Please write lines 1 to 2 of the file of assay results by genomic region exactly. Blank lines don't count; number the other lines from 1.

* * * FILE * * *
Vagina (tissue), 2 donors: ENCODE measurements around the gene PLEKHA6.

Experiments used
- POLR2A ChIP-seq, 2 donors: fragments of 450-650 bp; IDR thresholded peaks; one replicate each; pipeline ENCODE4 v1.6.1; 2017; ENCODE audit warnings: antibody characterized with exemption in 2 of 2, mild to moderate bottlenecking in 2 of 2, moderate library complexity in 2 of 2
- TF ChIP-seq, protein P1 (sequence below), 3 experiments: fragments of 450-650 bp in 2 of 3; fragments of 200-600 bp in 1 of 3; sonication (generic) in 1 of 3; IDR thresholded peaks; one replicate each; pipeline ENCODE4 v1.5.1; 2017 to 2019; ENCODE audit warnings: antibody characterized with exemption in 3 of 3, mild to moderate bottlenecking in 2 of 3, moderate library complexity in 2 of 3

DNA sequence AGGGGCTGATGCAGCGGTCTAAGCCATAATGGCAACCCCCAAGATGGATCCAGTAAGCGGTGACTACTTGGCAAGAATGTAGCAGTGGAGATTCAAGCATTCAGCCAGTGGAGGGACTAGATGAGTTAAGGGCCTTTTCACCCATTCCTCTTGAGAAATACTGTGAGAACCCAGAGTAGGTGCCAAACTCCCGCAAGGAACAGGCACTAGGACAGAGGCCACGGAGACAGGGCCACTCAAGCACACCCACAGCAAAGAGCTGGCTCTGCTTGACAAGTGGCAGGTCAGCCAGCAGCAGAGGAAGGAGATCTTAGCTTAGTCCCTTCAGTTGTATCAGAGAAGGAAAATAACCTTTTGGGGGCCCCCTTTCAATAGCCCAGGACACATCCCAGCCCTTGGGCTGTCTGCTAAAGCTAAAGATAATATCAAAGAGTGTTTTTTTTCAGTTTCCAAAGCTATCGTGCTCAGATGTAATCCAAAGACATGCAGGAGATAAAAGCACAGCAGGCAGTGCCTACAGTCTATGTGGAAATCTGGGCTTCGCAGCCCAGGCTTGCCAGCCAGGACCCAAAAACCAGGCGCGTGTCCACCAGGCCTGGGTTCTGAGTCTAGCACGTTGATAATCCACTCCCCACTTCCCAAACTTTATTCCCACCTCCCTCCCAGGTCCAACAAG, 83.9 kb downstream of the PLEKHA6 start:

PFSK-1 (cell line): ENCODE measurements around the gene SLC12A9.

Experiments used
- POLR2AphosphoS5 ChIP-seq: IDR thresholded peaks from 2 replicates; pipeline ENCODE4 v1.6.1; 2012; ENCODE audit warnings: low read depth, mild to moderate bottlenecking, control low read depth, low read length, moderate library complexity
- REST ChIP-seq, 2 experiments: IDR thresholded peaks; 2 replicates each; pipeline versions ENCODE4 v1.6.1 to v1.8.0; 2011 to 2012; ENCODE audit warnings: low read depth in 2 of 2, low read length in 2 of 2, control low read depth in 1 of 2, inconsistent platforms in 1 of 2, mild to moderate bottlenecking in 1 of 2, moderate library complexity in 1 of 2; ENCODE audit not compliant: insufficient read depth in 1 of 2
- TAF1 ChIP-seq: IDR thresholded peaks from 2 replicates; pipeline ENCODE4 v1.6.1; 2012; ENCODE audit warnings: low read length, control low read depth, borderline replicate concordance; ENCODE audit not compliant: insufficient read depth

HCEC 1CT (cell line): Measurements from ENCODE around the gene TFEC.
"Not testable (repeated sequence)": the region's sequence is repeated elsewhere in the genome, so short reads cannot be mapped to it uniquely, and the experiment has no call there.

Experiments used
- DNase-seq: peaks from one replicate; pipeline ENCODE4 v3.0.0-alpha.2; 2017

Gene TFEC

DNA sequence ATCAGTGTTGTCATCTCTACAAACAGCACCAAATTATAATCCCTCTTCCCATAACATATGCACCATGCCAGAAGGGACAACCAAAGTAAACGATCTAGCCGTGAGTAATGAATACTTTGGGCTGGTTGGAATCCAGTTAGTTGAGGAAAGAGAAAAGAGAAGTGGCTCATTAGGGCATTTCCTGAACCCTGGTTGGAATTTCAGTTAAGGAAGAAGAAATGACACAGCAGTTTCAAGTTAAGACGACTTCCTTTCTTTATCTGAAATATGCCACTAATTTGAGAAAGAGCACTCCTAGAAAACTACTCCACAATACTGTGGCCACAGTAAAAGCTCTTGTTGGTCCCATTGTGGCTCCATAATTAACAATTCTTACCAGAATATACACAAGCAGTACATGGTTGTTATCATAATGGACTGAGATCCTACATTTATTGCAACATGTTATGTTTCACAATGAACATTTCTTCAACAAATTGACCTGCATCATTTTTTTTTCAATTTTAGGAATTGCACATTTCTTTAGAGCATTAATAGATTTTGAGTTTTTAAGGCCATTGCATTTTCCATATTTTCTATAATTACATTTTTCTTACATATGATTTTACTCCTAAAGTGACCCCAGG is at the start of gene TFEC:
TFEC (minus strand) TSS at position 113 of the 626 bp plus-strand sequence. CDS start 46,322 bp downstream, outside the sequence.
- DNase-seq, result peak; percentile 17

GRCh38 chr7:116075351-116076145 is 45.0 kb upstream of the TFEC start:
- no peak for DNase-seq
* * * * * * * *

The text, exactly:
Vagina (tissue), 2 donors: ENCODE measurements around the gene PLEKHA6.

Experiments used